A GREAT Harwood woman has died of CJD, the human form of "mad cow disease".
Carolyn Hatton, 56, of Harwood Lane, started to experience numbness in her arms and legs after returning from a walking trip in the Pyrenees in October with her husband Paul.
She died just three months later, on 29 January, at the East Lancashire Hospice with her husband by her side, holding her hand.
CJD, Creutzfeldt-Jakob Disease, affects the proteins in the central nervous system and is a very rare and incurable degenerative brain disease which always proves fatal. The chances of contracting it are around one in a million.
Distraught father-of-one Paul said: "She had tests but it took a while to diagnose because it is so rare. At first we thought she had MS but the tests kept coming back negative.
"She struggled to get her words out and then she couldn’t communicate. She became unable to swallow and that’s what killed her.
"There is no known cause for the disease. It is a bit like breast cancer – no one knows who it is going to affect."
There are four strains of the disease which affects around 90 people a year in the UK.
One is variant CJD, caused by eating infected meat, and another is sporadic – the most common strain – which can affect anyone with no known trigger. This is the type that Carolyn was diagnosed with.
Paul added: "It’s devastating because there’s no cure or way back once you have got it. There was nothing anybody could do.
"It was very traumatic for her and for me. She managed to have Christ-mas Day at home but after that it all went downhill. She was very brave throughout the short journey with the illness."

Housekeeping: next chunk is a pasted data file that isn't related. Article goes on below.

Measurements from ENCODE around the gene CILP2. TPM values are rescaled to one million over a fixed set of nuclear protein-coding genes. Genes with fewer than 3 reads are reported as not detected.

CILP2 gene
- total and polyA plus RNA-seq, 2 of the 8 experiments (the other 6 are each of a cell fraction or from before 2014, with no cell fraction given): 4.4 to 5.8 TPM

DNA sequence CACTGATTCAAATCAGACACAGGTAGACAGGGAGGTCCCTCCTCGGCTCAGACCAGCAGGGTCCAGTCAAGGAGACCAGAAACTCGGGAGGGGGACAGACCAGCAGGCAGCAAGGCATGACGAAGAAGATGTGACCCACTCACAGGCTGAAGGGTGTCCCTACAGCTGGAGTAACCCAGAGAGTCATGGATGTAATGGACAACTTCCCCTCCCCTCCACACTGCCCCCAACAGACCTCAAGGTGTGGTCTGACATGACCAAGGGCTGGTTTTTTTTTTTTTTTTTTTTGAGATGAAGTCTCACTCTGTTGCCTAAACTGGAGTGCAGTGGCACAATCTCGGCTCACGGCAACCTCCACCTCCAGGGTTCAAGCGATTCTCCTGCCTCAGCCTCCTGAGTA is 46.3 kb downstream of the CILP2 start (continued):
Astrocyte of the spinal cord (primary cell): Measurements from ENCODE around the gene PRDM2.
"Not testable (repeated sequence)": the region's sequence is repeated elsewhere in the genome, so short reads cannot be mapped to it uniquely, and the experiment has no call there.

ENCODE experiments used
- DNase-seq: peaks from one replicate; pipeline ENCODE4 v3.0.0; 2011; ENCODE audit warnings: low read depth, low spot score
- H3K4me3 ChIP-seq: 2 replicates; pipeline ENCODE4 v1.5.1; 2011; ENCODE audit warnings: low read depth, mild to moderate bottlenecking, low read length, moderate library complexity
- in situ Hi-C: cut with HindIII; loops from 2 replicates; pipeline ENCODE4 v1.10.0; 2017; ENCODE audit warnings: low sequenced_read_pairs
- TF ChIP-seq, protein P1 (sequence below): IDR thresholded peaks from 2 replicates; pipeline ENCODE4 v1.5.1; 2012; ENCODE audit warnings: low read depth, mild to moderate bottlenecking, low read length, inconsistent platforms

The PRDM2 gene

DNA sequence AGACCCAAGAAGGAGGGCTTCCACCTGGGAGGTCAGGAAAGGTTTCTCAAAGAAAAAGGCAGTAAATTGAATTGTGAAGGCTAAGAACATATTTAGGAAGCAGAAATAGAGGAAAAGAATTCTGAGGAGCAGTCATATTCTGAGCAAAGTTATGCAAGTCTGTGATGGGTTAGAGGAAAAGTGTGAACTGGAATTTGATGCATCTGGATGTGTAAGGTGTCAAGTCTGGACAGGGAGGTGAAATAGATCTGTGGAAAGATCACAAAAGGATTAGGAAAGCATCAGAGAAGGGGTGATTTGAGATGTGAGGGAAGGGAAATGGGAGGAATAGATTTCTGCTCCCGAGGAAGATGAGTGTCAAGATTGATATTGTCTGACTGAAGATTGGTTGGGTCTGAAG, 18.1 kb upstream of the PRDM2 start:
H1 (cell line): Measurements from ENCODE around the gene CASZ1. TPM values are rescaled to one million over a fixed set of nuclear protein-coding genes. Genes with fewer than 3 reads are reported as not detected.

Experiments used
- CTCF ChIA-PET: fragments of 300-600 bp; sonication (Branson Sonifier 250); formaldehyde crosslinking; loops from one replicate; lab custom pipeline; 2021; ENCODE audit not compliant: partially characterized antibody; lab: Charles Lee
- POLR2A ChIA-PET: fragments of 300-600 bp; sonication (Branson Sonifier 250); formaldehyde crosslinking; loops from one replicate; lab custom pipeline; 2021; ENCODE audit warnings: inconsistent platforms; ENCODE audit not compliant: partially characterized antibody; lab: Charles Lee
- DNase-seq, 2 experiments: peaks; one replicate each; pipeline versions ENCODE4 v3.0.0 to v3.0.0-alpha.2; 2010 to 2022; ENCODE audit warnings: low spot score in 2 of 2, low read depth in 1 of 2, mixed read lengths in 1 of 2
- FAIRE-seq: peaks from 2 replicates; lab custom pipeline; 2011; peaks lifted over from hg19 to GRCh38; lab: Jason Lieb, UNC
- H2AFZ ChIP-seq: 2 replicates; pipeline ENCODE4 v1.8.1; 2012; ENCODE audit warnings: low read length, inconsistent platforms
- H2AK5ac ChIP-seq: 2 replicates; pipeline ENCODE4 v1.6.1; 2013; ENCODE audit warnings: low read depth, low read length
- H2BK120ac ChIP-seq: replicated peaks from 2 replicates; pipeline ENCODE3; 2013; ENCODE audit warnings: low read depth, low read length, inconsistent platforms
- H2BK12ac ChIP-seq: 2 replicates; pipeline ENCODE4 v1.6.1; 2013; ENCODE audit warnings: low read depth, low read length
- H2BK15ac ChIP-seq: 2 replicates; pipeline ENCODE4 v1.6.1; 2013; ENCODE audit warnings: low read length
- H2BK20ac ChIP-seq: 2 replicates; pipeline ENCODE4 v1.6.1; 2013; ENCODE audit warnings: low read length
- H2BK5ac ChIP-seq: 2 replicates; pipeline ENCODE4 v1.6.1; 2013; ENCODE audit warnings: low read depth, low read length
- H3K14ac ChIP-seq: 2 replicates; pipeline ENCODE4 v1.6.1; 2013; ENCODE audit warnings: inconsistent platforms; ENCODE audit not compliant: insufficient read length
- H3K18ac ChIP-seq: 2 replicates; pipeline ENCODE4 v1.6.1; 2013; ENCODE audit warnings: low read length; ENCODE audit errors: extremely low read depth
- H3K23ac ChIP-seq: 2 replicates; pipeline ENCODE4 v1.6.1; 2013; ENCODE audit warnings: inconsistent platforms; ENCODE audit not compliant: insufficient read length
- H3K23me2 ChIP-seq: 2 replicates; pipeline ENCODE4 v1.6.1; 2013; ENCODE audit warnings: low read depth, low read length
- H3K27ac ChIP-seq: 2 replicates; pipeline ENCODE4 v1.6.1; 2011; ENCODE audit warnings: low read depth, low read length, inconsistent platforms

Carolyn, who was a dyslexia support tutor at Accrington and Rossen-dale College, loved travelling to France where the couple had many friends. She was also studying French to a high level.
The animal lover also enjoyed the outdoors and she and her husband would spend hours walking and cycling. Carolyn also enjoyed a weekly yoga session at Great Harwood Community Centre.
A tearful Paul added: "Her friends would describe her as a very special, unique person with a dry sense of humour, very genuine, warm and funny.
"To me she was all those things and a fabulous mother to Daniel, a wonderful friend and companion to me. She gave more than she took with people. She was unique and people loved her. And now she’s gone.
"We did everything together. We even did the illness together."
As well as her husband, she leaves son Daniel, 24, brothers David and Geoffrey and their wives Tracey and Shona, nieces Jade, Molly, Jessica, Siobhain and Amanda and nephews Jamie, Gavin and Mark.
The family would like to thank the nurses and doctors on Ward 17 at the Royal Preston Hospital and the East Lancashire Hospice where Carolyn spent her last few weeks.